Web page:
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British in Iberia

British history and stories in Spain and Portugal.

Sidney Franklin, “the boy from the synagogue”
15 June 2010 @ 13:23

Born in Brooklyn, New York in 1903, he was the son of Russian Jewish immigrants which, in some circles, gave rise to the tongue-in-cheek name of The Bullfighter of the Torah.  His original surname was Frumkin.

In 1929 Sidney Franklin was a tall, blonde young man with blue eyes who had that exceptional physical quality that made it impossible to tell his age.  He could have been 20 or 30 years old.  With an inexpressive, childlike face, when he spoke he moved his arms a lot, just like a Spaniard or an Italian, as if he were born in Malaga or Naples.   This made him quite an ungainly, lively bullfighter, with an incomparable charm.  When anyone asked him, “Do you speak Spanish, Mr. Franklin?”, he always replied asking, “and you, do you blag in English?”

The whole of Spain was amazed that there was a North American bullfighter as everything was missing there for such a thing to exist – interest and the right atmosphere, but if the USA allowed it, bullfighting would have had just as much success as in Mexico.

Sidney Franklin’s interest started when he was working in Mexico and he attended “tientas” (trials where young bulls’ strength is tested with lances) where he began to take part, realizing that “bullfighter’s blood” was in his veins.  One day he took up a cape and discovered that it wasn’t as difficult as he had imagined.   He learned the art of bullfighting officially in Mexico and Peru before coming to Spain where he fought as an apprentice matador in the main bullrings of Seville, Madrid and San Sebastian.  His favourite bullfighter was Cagancho.

As is the case with all celebrities, Franklin was surrounded by a cloud of freeloaders: the friend who would give up his life for him, his contacts in the press, his manager, instant “close” friends.  However, with regard to these others, he displayed another great quality: he knew how to smile at them all and knew how to step away from them when he needed to be alone.  In this respect he was very much a New Yorker.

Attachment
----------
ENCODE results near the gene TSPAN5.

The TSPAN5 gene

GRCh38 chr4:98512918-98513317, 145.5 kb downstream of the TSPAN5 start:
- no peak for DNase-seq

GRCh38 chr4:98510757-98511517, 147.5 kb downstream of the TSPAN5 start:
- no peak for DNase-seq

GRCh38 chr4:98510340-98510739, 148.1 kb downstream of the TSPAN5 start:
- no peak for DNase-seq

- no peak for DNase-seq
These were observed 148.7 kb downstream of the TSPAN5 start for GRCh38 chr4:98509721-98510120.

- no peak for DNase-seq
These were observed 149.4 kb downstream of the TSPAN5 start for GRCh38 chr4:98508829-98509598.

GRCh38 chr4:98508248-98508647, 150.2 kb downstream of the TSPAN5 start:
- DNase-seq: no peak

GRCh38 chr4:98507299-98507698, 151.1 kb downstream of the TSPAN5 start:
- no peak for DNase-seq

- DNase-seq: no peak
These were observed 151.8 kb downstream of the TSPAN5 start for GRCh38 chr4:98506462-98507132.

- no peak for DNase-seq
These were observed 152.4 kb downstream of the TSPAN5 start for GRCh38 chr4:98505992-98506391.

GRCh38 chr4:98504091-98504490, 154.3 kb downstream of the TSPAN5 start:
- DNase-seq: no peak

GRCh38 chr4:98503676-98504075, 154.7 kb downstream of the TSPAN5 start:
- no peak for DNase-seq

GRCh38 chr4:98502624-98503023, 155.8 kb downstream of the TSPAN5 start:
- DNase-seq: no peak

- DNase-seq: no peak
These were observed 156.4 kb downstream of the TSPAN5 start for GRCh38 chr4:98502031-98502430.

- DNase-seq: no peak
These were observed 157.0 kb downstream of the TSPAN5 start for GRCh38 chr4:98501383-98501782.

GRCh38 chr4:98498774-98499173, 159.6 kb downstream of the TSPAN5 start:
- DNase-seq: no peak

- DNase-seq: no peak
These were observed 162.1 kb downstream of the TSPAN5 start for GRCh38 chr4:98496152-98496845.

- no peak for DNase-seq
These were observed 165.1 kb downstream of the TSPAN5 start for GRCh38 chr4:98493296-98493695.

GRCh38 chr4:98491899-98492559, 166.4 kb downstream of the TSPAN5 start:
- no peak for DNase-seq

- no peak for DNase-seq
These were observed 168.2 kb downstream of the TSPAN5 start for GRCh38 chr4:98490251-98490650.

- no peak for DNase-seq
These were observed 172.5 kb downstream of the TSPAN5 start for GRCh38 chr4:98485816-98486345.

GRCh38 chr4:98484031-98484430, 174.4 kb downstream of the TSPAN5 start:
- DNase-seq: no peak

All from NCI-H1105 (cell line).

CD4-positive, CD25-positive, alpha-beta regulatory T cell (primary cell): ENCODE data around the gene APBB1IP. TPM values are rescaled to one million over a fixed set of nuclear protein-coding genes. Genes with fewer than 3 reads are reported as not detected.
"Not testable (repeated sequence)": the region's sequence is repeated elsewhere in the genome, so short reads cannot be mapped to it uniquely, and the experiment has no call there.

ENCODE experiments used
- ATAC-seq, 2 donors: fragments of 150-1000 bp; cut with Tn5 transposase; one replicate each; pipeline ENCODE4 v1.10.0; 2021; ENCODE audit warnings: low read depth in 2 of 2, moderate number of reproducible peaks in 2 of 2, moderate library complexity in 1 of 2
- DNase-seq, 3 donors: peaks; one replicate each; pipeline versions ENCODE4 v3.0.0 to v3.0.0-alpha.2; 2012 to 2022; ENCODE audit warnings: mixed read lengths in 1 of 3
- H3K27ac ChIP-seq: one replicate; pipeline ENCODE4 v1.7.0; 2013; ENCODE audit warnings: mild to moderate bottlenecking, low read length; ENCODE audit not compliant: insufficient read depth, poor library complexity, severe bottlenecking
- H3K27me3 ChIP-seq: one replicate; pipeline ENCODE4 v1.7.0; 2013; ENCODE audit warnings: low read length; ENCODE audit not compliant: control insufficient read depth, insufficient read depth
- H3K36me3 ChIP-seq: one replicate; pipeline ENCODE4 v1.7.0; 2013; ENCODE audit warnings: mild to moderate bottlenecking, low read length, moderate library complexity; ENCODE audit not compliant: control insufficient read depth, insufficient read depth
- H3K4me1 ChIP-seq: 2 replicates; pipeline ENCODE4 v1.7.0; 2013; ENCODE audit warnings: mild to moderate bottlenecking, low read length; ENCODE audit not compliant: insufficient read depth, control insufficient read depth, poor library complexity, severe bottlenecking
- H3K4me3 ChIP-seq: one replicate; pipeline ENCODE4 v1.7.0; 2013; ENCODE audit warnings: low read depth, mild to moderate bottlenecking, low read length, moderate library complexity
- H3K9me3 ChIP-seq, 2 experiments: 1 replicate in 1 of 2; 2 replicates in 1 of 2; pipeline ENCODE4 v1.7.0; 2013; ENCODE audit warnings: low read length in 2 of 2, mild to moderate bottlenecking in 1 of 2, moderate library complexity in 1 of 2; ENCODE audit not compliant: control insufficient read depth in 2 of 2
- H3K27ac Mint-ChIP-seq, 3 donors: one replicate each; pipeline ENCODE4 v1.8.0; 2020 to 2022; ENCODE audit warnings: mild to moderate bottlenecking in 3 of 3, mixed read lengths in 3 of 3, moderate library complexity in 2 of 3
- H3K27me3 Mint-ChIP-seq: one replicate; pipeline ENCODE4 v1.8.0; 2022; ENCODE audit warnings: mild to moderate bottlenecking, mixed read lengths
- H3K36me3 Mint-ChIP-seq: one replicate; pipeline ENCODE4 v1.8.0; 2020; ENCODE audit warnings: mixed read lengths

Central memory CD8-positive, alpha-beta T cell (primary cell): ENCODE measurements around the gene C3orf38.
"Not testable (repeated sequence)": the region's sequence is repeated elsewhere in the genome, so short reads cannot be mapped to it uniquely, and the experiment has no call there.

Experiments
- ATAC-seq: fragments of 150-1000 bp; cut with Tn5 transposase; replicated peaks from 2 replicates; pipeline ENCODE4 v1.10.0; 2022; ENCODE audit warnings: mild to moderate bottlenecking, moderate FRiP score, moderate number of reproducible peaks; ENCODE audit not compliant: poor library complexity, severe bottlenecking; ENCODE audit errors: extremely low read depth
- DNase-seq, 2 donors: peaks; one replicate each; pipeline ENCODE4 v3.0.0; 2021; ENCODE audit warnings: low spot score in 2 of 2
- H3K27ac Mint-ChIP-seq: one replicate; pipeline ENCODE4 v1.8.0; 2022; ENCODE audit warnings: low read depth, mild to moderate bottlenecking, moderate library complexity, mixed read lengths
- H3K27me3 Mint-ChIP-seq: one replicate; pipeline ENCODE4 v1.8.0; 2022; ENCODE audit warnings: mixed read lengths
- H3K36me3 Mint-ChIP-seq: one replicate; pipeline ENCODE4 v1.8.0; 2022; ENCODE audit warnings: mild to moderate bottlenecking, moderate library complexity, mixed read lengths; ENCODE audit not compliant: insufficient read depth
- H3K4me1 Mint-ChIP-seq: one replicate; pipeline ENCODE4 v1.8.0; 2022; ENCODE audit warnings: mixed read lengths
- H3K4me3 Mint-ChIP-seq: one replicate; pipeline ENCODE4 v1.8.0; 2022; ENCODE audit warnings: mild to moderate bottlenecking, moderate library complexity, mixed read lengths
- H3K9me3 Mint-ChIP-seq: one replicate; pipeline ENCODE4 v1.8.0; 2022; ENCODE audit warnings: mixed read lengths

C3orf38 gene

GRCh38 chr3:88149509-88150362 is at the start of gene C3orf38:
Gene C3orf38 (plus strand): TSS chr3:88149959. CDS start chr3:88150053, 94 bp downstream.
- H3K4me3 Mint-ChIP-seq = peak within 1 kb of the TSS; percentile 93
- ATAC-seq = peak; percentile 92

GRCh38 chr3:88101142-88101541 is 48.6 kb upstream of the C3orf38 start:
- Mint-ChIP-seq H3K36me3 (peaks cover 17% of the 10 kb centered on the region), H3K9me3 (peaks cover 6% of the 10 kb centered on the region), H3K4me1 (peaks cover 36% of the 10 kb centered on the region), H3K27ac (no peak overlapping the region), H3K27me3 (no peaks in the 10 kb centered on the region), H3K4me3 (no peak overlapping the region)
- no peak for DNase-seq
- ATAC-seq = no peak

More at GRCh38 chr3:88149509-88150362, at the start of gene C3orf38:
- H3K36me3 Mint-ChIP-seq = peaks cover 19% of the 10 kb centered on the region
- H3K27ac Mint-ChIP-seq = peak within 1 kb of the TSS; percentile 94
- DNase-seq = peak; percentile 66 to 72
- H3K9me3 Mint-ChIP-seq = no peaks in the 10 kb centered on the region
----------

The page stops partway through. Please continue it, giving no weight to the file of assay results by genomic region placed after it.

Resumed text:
In his autobiography, A Bullfighter from Brooklyn, Franklin stated that he learnt the art of bullfighting on the cattle ranch at Xajay and his mentor was none other than El Califa de León, Rodolfo Gaona.

Later on Franklin came to Spain where a media campaign began and thus, from the end of 1928 brief announcements appeared in the press informing that the New York bullfighter would be appearing in the bullrings of Spain.

Sidney Franklin was the first North American to take the rites of initiation to become a matador and during this they sent two bulls into the ring as he was not capable of killing them.  He was a close friend of Lorca and Hemingway.

Franklin was essentially an adventurer, belonging to a certain group of North Americans at the beginning of the last century.  He was Hemingway’s assistant during his correspondence in Spain during the civil way and abandoned an enviable position and his studies in his home country and began to travel the world.  He was a bullfighter, journalist, television presenter and wrote one autobiography, The Bullfighter of Brooklyn.  He travelled and lived out adventures in Mexico, Spain and Cuba with Hemingway until a misunderstanding came between them.   He died in anonymity in an institution in New York in 1976.  To the whole of that generation lost through wars and adventures he left the Aristotelian and laconic quote with which he began his book, “living honorably is worth more than just living”.
 

Written by Jesús Castro

Translated by Rachael Harrison

Sponsored by www.costaluzlawyers.es



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